If, when putting together your real estate portfolio, you follow time-tested systems and follow a certain set of rules – your investments would not need too much of your time. Mine certainly don’t. Of course, you would be naïve to think that you will never have to do anything – it just doesn’t work this way (although, you can fully delegate pretty much every task you would have as a landlord to a property management company or multiple contractors and other providers of professional services).
But what if even that tiny bit of work is too much? What if the stress of having to deal with the human factor (and, as a landlord, throughout your real estate career you might need to wear many hats – social worker, mediator, financial advisor, business person, plumber, carpenter, negotiator, etc.) was just too unbearable?
There are relatively passive real estate investment options that separate you as a landlord from any tenant-related issues. Let’s look at a few...
Investing in a REIT (Real Estate Investment Trust) is like investing in mutual funds – the (usually) publicly traded units represent share ownership in a total pool of investments a REIT has. Because of the economies of scale, better negotiating power and larger available capital, a REIT might give you access to types of real estate that you may not have access to individually. Some REITs are set up with a mandate to invest in a specific type of real estate (say, medical buildings or apartment buildings only), some are more diversified and have a nice mix of different types of properties and even finance land development. In any case, they basically employ similar real estate investment strategies (buy/build and rent), but operate on a much larger scale.
If you want to invest in real estate, but dread even the slightest amount of work associated with it – this might be your entry into the world of real estate investment. It is not exactly the same as building your personal real estate portfolio, but it allows you to passively participate in real estate market with minimal risks.
Speaking of the risks related to REITs – because most REITs are publicly traded, the price of a unit is subject to market fluctuations, triggered by typical economic forces, market sentiment, bad piece of news around the whole industry, or something similar.
Here is the thing, however – I have observed a lot of very solid REITs with very good real estate portfolios fluctuate in value unexpectedly, even though they continued to pump out consistent (and relatively high) distributions (these are like dividends paid on a stock). A REIT distributes the majority of its earnings (to maintain its beneficial corporate tax status), so return on investment (ROI) with them is typically higher than dividends on regular stocks.
If you invest in REITs speculatively, hoping that you will realize a large gain when they go up in value – this is no different from any stock-market investment. But if you count on consistent earnings from your initial investment – the same way you would do if you invested in real estate directly with a plan to rent it out – market fluctuations in unit price should not bother you too much. Choose the one (or many) with a proven track record, but of course, any REITs can go belly up as a result of bad management decisions, so there may be time when you just have to get out.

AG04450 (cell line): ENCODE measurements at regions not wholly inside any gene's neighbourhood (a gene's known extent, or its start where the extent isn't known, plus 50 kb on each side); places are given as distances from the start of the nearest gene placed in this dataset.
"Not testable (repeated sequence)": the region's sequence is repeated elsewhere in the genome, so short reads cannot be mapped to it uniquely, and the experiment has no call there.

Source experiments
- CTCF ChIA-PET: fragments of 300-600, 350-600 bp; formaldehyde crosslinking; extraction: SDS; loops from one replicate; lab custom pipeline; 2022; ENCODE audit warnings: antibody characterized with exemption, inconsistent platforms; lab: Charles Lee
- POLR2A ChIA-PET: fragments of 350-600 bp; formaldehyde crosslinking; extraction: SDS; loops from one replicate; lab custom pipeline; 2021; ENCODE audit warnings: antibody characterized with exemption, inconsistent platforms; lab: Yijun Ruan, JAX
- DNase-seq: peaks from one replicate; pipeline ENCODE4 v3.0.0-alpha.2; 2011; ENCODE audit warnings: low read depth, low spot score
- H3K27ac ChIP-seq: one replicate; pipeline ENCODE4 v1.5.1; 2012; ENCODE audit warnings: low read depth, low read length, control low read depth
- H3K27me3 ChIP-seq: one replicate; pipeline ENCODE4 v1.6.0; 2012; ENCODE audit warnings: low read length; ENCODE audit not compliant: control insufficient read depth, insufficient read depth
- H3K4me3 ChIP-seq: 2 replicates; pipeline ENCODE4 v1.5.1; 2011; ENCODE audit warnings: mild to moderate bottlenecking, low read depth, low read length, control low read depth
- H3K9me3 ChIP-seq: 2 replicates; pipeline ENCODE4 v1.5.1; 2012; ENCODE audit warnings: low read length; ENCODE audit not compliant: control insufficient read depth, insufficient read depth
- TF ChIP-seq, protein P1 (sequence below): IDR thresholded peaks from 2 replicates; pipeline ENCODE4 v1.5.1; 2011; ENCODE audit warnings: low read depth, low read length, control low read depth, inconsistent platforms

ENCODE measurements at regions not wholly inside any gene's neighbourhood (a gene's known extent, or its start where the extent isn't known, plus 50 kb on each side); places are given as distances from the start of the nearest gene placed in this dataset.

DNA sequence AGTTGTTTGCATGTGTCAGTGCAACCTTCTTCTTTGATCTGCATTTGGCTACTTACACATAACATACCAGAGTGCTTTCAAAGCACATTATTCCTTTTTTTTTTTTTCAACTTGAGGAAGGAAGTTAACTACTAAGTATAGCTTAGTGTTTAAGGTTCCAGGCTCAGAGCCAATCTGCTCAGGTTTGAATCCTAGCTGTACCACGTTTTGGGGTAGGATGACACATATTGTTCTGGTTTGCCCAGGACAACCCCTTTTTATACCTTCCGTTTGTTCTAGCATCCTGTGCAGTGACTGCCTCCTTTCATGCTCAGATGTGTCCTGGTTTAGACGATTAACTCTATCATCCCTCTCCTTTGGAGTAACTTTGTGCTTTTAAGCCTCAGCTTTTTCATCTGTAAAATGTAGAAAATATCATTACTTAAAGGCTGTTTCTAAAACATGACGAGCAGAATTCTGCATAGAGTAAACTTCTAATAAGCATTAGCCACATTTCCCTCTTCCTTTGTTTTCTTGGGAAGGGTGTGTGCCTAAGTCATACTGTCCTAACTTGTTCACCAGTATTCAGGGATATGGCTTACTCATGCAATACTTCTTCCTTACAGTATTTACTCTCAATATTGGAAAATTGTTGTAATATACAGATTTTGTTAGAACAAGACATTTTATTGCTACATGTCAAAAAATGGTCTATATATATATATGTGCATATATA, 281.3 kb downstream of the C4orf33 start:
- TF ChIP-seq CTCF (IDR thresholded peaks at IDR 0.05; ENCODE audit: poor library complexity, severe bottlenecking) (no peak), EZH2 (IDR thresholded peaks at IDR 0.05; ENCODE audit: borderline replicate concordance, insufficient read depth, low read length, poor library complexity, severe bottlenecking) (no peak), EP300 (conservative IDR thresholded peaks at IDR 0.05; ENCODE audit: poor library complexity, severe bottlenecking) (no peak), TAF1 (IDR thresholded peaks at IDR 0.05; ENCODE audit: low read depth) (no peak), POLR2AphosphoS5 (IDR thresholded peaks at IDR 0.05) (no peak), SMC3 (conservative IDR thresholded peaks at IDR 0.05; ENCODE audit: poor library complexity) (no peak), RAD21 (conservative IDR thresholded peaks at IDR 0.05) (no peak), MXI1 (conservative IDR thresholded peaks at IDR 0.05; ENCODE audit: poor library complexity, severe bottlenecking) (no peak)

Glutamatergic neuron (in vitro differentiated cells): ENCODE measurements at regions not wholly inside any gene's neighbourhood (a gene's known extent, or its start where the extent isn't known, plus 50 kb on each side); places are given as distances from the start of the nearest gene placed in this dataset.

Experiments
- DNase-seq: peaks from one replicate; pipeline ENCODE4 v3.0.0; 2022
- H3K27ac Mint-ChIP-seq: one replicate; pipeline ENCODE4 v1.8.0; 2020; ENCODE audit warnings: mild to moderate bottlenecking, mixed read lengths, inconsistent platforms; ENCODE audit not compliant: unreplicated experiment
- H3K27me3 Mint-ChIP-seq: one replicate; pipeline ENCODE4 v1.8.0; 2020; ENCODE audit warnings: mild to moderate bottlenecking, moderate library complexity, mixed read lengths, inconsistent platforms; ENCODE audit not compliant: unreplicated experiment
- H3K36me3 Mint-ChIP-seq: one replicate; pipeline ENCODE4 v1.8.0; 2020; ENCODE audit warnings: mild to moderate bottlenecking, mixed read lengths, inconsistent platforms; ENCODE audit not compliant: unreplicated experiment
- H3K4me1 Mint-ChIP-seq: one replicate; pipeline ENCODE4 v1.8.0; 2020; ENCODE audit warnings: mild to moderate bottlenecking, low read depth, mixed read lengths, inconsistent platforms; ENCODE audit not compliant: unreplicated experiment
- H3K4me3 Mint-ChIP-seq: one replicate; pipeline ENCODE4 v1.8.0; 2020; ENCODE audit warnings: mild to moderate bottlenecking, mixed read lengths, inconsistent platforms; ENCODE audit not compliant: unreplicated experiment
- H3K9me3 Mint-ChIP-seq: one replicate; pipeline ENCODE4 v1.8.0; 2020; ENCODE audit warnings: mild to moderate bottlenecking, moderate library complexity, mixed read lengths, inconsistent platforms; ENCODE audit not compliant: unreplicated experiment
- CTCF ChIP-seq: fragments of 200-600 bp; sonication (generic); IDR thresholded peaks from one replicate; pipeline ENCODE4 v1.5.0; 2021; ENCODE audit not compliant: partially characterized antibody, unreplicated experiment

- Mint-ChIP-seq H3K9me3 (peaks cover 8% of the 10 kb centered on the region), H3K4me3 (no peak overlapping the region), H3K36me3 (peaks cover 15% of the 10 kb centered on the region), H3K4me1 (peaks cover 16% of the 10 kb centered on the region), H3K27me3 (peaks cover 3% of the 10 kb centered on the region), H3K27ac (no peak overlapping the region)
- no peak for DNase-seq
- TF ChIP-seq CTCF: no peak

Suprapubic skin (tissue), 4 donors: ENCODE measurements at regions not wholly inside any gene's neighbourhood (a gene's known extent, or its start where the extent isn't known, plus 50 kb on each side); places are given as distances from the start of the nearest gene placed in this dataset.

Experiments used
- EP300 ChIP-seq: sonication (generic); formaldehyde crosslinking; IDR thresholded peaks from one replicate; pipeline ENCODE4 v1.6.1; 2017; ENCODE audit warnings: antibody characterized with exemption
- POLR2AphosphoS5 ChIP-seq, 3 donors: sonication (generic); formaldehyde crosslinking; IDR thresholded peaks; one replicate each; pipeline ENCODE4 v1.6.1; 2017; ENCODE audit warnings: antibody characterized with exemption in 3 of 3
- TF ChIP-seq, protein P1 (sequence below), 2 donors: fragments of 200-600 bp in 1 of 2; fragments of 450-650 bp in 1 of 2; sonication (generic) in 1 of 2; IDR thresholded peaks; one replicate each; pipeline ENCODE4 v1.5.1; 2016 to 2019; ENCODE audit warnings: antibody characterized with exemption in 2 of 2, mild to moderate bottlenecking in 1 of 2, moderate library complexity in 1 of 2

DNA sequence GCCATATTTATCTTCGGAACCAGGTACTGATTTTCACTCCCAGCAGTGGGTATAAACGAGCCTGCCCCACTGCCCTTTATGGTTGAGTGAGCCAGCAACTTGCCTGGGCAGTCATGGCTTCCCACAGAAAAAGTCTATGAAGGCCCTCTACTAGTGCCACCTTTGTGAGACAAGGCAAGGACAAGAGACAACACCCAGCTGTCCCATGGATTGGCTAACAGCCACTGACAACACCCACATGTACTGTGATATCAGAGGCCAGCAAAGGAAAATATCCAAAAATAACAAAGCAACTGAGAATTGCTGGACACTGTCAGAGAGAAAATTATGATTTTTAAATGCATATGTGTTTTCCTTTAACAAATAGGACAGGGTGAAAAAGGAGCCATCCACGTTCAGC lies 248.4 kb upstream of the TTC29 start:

Compared to building your own real estate portfolio and investing directly – because you now get lower risk due to diversification and, allegedly, expertise of the Trust managers, and because this requires less time – your returns are also, typically, lower than what they could have been if you plunged into being a landlord yourself. That said, a well picked REIT can be a very good addition to your investment portfolio.
If you thought only banks can offer mortgages – you were wrong. You can do the same. All a mortgage is (in simple terms) is a loan that is secured against a property. The lender registers a lien against the property that prevents the owner from selling it (or re-mortgaging it) without first going through the mortgagee (lender). If the loan is not repaid, the mortgagee has the right to re-possess the property and sell it (or keep it). Accordingly, mortgages registered against a property have a priority – first, second, etc. This defines the order in which the parties involved are paid in case the property is sold.
Ultimately, the first mortgagee gets paid first, etc. But any mortgagee in line can initiate re-possession in case of owner’s default. If there are two mortgages against the property and the owner of the property is current on his payments to the first mortgagee, but defaults on the payments to the second mortgagee, the second mortgagee can re-possess the property and liquidate it. In this case, the proceeds (and any additional fees and administrative charges) would go to the first mortgagee first and the remainder would go to the second mortgagee.
Typically most first mortgages are provided by large financial institutions – both because the amounts involved are usually out of reach for many investors and because these institutions have established infrastructures that allow them to set everything up.
But when it comes to (usually) smaller second or subsequent mortgages, the amounts involved are usually much smaller. Sometimes owners need to borrow against the equity remaining in their property and the first mortgagee – for whatever reason – cannot provide these funds.
Second mortgages are gives similar benefits to borrowers as any secured borrowing facility that provides funds collateralized by the remaining equity in a property. These can come in the form of High Equity Line of Credit (HELOC), credit cards (usually with much lower rates) with a credit limit tied to the remaining equity or any other form. With these two above, the additional lending is usually provided by the same party that registered the first mortgage.
Second mortgages may or may not be provided by the same lender, but they usually aren’t. Top-tier lenders may have regulatory rules or policy constraints that do not allow them to invest in riskier second mortgages, because their total exposure compared to the appraised value of a property (the Loan-To-Value ratio) may get too large (the higher the LTV, the higher the risk that if something goes wrong and the bank would need to repossess a property to sell it, it would not recover all the funds, given all extra administrative costs involved).